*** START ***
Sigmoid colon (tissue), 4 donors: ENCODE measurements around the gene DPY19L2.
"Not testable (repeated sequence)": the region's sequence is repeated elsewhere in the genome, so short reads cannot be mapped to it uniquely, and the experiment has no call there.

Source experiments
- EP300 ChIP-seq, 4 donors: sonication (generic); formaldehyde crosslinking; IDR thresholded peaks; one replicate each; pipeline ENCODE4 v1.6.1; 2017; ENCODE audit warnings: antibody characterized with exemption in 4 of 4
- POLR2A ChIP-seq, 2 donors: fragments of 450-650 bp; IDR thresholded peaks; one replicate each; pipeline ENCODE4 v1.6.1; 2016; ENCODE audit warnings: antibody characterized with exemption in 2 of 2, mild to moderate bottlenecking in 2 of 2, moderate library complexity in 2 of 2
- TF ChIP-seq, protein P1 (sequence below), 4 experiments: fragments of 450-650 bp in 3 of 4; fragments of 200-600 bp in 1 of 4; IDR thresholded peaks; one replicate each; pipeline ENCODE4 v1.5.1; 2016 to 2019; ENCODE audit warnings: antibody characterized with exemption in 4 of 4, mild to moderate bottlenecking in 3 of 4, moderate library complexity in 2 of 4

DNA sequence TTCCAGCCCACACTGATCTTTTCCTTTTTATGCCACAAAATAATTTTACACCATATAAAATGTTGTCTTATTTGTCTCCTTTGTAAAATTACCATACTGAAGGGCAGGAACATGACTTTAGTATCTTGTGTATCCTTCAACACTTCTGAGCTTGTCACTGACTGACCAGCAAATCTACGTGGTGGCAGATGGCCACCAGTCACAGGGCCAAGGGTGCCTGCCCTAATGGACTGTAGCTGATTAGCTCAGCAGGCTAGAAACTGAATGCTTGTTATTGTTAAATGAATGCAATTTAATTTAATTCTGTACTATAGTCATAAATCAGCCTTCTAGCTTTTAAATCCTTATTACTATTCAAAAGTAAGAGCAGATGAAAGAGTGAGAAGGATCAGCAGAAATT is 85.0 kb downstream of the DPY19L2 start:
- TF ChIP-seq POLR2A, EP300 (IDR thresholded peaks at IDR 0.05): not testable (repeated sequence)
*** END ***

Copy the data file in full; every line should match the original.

Sigmoid colon (tissue), 4 donors: ENCODE measurements around the gene DPY19L2.
"Not testable (repeated sequence)": the region's sequence is repeated elsewhere in the genome, so short reads cannot be mapped to it uniquely, and the experiment has no call there.

Source experiments
- EP300 ChIP-seq, 4 donors: sonication (generic); formaldehyde crosslinking; IDR thresholded peaks; one replicate each; pipeline ENCODE4 v1.6.1; 2017; ENCODE audit warnings: antibody characterized with exemption in 4 of 4
- POLR2A ChIP-seq, 2 donors: fragments of 450-650 bp; IDR thresholded peaks; one replicate each; pipeline ENCODE4 v1.6.1; 2016; ENCODE audit warnings: antibody characterized with exemption in 2 of 2, mild to moderate bottlenecking in 2 of 2, moderate library complexity in 2 of 2
- TF ChIP-seq, protein P1 (sequence below), 4 experiments: fragments of 450-650 bp in 3 of 4; fragments of 200-600 bp in 1 of 4; IDR thresholded peaks; one replicate each; pipeline ENCODE4 v1.5.1; 2016 to 2019; ENCODE audit warnings: antibody characterized with exemption in 4 of 4, mild to moderate bottlenecking in 3 of 4, moderate library complexity in 2 of 4

DNA sequence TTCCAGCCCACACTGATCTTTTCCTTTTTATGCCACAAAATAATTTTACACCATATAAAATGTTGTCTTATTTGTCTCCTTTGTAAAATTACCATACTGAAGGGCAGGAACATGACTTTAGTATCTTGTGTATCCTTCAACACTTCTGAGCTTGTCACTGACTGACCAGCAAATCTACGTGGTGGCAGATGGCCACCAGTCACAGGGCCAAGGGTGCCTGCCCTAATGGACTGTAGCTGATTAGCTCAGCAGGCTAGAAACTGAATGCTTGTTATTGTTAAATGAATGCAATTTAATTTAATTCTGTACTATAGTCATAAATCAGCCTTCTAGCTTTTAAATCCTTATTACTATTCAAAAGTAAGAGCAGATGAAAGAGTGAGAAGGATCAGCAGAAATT is 85.0 kb downstream of the DPY19L2 start:
- TF ChIP-seq POLR2A, EP300 (IDR thresholded peaks at IDR 0.05): not testable (repeated sequence)